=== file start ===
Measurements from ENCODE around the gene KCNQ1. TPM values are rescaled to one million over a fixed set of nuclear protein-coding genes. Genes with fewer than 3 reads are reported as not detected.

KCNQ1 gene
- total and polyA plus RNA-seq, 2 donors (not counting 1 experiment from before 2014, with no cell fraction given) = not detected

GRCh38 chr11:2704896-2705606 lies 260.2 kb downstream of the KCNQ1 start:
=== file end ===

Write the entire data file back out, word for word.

Measurements from ENCODE around the gene KCNQ1. TPM values are rescaled to one million over a fixed set of nuclear protein-coding genes. Genes with fewer than 3 reads are reported as not detected.

KCNQ1 gene
- total and polyA plus RNA-seq, 2 donors (not counting 1 experiment from before 2014, with no cell fraction given) = not detected

GRCh38 chr11:2704896-2705606 lies 260.2 kb downstream of the KCNQ1 start: